UK stocks were expected to open higher, more or less replicating yesterday’s 27 point gain on the Footsie, ahead of the US jobs report this afternoon.
London’s index of leading shares was seen opening 27 points higher at 6,518, despite a mixed showing by US indices yesterday.
The Dow Jones index rose 86 points to 29,970 but the broader-based S&P 500 dipped a couple of points to 3,667.
In Asia, markets are also mixed. Japan’s Nikkei 225 is off 48 points at 26,761 but in Hong Kong, the Hang Seng has marched 46 points higher to 26,774.
It’s the first Friday of the month so that means US non-farm payrolls data.
As ever, traders have been given an inkling of what the numbers might be like by the jobs number released by payrolls processing firm ADP on Wednesday, although this is not always a reliable guide.
According to ADP, the private sector added 307,000 jobs in November, down from the revised figure of 404,000 in October and well below analyst estimates of 440,000.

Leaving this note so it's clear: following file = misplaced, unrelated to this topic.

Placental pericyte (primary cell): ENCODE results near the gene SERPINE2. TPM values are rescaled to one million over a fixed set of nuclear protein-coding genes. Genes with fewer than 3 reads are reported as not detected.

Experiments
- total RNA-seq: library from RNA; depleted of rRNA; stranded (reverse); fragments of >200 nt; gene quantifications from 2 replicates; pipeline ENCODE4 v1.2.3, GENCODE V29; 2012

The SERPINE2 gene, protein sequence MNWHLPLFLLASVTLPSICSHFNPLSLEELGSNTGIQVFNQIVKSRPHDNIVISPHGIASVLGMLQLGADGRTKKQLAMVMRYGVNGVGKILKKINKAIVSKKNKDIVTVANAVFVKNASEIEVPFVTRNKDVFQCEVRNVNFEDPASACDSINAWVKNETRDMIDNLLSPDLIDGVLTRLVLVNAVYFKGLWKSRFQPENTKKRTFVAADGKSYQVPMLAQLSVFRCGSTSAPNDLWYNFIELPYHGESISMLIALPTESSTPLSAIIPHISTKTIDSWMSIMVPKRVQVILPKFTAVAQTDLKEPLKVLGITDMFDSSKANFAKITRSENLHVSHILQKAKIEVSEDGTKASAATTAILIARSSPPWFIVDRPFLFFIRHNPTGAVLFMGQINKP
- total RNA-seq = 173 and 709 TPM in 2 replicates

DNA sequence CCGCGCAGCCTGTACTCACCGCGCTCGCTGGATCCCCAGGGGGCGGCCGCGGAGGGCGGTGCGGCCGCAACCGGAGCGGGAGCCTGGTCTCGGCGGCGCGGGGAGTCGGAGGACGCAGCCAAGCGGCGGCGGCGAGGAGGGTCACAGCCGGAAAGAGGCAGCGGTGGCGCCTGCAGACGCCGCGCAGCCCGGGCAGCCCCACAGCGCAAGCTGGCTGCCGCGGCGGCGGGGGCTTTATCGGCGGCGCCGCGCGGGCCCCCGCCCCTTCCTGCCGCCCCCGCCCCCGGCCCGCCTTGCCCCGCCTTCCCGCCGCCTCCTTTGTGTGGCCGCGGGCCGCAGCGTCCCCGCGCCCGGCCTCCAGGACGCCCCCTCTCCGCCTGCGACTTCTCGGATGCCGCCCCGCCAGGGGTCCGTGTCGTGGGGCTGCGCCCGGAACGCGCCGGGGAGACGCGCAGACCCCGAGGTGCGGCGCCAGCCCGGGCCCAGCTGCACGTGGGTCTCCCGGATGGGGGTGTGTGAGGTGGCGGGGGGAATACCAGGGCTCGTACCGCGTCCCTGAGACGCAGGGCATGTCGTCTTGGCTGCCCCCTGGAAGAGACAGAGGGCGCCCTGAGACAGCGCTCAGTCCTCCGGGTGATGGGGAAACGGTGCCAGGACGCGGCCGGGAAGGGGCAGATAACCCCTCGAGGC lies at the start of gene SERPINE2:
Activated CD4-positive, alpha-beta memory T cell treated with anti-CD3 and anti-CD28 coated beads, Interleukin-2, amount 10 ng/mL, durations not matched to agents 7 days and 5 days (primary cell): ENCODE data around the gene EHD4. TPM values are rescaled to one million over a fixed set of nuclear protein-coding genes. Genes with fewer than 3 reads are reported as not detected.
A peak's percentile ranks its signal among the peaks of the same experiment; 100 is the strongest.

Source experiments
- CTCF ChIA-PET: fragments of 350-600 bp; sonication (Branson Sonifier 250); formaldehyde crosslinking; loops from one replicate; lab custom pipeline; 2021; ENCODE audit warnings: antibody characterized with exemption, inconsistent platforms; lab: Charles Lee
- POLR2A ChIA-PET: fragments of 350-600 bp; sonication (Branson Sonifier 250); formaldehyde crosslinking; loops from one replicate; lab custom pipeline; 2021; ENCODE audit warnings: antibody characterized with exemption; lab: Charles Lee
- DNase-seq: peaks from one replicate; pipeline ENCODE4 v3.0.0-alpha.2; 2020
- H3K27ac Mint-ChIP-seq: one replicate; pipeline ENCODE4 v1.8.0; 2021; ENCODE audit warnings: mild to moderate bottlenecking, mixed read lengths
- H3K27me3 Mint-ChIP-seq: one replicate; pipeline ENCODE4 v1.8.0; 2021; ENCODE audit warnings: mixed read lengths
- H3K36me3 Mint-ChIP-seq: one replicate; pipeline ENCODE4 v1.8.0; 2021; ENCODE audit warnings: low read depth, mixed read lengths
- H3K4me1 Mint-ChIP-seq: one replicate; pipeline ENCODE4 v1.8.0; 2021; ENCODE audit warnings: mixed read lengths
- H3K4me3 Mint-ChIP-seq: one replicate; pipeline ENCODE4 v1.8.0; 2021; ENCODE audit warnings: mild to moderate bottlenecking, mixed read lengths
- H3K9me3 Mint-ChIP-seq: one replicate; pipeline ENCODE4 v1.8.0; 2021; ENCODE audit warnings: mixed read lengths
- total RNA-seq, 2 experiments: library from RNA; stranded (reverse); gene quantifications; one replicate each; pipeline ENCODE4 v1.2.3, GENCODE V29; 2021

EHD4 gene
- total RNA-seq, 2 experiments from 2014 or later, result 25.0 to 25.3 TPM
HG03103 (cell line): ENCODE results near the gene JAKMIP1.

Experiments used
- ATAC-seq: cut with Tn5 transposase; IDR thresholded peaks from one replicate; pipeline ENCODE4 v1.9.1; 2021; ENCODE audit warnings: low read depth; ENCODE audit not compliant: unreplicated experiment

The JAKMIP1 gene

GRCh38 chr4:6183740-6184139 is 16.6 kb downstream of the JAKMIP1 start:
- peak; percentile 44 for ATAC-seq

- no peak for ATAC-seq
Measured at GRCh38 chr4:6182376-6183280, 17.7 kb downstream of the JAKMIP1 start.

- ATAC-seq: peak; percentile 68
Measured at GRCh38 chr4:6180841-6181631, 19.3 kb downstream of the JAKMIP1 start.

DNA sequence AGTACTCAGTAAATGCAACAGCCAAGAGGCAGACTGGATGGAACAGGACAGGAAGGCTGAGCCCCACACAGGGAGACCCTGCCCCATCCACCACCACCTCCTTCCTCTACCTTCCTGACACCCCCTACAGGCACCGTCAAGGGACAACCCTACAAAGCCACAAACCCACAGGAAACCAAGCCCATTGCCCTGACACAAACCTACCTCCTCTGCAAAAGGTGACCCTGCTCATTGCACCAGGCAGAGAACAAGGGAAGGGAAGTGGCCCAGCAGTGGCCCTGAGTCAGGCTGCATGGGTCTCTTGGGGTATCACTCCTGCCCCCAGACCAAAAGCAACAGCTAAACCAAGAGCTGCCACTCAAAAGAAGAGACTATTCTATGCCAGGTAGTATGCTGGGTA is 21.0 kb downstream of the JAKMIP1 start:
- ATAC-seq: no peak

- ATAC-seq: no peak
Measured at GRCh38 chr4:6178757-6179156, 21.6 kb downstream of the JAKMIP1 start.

The four-month low for job creation has been attributed to a surge in COVID-19 cases slamming the brakes on US hiring. If the slowdown is confirmed in Friday’s numbers it will likely raise concerns that the US employment outlook could be in for a rough winter.
“The US non-farm payrolls report will be released at 1.30pm (UK time) and it is expected to show that 469,000 jobs were created last month, and that would be a drop from the 638,000 registered in October. The unemployment rate is tipped to be 6.8%, down from the 6.9% in previous update, and the yearly average earnings metric is expected to slip from 4.5% to 4.3%. A fall in wages could be viewed as positive for the economy as it could be an indication that more lower-income workers have returned to the workforce,” said David Madden.
On the corporate news front, Berkeley Group Holdings PLC (LON:BKG) is releasing its half-year results, and analysts at UBS expect revenue to decline by 6% to £872mln, with profit before tax of around £212mln from last year’s £278mln.
The figure is in line with recent guidance of splitting profits 40-60 across the two halves, meaning the full-year profit should come in at £500mln.